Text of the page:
Friday, 6 July 2012

Logical conclusions

Steve Leigh sent me a great article yesterday. It highlights new research that has been done by Northumbria University (if you click on the photo you can enlarge it for easier reading or there is an e-version thanks to Matt Thompson here) comparing biomechanics for runners in shoes and  barefoot. The prof behind the research himself ran the Great North Run barefoot - you have to love a man who is speaking from experience :-)
There are lots of interesting aspects but the study found that - barefoot - runners used less energy and had better biomechanics. There was less impact on joints, shorter stride lengths and less time spent in contact with the ground than when in shoes.

Interestingly, the same day as Steve sent me this, I was also sent by M's owner a piece published by a veterinary hospital entitled "Barefoot trimming [!] vs conventional farriery". It wasn't research but a report of a meeting where a leading farrier stated that shoes were necessary "to provide protection, to provide grip and for remedial purposes".

Now, you and I are well aware that shoes aren't a pre-requisite for any of these functions. But what also struck me about the report was that although there was a call for research into barefoot, there was no similar call for research into shoeing.

I am not aware of any studies in horses which measure biomechanics in the way this human study did, but since the Northumbria research indicates that shoes hinder, rather than enhance, human biomechanics let's jump to our first logical conclusion.

Let's assume just for moment that shoes affect horses in a similar way as humans (personally my suspicion is that horseshoes have a worse impact because they are generally made of inflexible materials and are kept on for extended periods, but that's just my hunch).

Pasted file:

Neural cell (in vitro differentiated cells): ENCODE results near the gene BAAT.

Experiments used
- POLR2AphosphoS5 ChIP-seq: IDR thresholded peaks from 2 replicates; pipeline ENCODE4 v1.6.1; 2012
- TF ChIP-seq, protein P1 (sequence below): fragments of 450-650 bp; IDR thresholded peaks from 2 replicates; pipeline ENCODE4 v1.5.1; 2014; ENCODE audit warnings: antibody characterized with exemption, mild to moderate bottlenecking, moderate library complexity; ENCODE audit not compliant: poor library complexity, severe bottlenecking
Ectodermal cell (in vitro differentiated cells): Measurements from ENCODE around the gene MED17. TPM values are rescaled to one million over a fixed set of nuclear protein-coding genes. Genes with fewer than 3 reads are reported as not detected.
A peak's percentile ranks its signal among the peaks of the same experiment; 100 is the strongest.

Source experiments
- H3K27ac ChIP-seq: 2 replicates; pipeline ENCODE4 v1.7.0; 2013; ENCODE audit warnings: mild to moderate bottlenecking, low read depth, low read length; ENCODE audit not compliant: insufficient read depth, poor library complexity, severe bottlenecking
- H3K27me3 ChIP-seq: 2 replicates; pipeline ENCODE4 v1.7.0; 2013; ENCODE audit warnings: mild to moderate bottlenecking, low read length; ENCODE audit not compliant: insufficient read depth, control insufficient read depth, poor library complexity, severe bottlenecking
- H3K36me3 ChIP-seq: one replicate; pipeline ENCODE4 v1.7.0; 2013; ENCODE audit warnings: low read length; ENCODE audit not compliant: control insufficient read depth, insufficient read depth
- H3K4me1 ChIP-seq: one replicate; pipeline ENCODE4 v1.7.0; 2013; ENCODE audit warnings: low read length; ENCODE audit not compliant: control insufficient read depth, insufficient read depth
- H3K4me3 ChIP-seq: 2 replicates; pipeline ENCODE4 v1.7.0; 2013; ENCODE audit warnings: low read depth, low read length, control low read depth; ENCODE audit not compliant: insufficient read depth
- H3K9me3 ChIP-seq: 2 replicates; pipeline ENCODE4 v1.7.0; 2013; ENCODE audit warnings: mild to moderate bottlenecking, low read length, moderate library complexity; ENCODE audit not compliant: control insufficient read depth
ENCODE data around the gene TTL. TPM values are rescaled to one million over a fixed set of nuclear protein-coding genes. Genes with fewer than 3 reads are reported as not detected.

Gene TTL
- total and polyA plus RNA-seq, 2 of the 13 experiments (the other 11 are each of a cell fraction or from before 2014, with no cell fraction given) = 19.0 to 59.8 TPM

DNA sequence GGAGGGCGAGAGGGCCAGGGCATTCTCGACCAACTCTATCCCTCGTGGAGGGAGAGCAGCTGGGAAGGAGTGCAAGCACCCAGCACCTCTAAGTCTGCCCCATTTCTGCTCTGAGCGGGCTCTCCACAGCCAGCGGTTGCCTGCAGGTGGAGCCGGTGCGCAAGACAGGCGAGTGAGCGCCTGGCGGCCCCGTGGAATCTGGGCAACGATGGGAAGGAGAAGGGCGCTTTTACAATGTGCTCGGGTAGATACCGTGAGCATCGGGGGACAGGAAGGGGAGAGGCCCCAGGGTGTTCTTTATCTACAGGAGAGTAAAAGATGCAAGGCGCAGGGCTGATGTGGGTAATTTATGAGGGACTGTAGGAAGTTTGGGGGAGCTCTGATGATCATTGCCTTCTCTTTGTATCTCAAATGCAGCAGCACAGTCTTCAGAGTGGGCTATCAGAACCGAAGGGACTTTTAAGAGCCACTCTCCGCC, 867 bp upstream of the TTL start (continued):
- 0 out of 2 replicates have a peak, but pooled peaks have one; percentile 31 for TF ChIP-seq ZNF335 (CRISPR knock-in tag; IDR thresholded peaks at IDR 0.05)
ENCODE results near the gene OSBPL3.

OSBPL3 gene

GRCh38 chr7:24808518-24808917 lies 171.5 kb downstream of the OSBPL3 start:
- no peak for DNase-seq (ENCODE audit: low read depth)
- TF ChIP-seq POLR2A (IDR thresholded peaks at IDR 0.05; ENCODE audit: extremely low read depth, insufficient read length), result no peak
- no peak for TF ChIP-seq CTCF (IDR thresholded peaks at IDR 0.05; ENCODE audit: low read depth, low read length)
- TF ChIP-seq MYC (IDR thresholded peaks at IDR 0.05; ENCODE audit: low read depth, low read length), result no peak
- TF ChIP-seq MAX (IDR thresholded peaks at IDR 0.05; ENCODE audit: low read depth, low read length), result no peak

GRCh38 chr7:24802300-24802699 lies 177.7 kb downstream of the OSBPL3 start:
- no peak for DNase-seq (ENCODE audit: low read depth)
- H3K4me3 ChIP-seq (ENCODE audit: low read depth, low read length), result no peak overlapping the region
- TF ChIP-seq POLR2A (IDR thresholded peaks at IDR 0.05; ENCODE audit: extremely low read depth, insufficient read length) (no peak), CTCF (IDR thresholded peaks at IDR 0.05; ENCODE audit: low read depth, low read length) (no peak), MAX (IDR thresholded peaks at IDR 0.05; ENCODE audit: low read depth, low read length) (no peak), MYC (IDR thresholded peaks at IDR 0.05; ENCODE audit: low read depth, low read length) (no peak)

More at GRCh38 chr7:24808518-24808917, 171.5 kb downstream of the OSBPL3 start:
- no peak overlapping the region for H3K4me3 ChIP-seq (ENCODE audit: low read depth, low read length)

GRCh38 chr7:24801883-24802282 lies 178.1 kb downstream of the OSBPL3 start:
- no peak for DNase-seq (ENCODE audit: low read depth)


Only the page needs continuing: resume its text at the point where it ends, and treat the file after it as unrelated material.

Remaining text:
Let's therefore assume that barefoot horses benefit from performing without shoes in the same way that human runners do - fewer injuries, less concussion on joints, more efficient locomotion. 

Now let's look at some of the published research into horses with the types of injuries that we rehab here - primarily navicular bone, DDFT, impar and collateral ligament damage within the hoof.

Previously research indicated that horses with these injuries have a poor prognosis for returning to work. In 2009 Jane Boswell of Liphook Equine Hospital reported to the BEVA congress (10th September 2009) that in a follow up study of horses shown on MRI to have DDFT lesions only 10% had returned to their previous level of work; 40% had suffered persistent lameness and 50% were sound but only in light work.  In an earlier study [Dyson, S., Murray, R. and Schramme, M. (2005) Lameness associated with foot pain: results of magnetic resonance imaging in 199 horses (January 2001-December 2003) and response to treatment. Equine vet. J. 37, 113-121], less than 30% of horses with DDFT/collateral ligament damage returned to the same level of work; where the damage extended to the navicular bone only 5% of horses returned to work.

Its because of figures like this that there is a common assumption that these conditions are degenerative and usually get worse over time.

Our research is showing a more encouraging picture; in the abstract submitted to this year's BEVA congress (which was the last time our results were updated) 85% of rehab horses had returned to the same level of work, despite many of them having arrived with damage to the navicular bone and DDFT/collateral ligaments. Of course, for most of our horses, conventional treatments had already been tried unsuccessfully.

In view of the Northumbria research into human runners, as well as our own rehab results, and in the absence of research showing that shoeing horses has a rehabilitative effect, perhaps there is another logical conclusion we should be researching: not that these conditions are inevitably degenerative, but that shoes could be exacerbating rather than improving these conditions?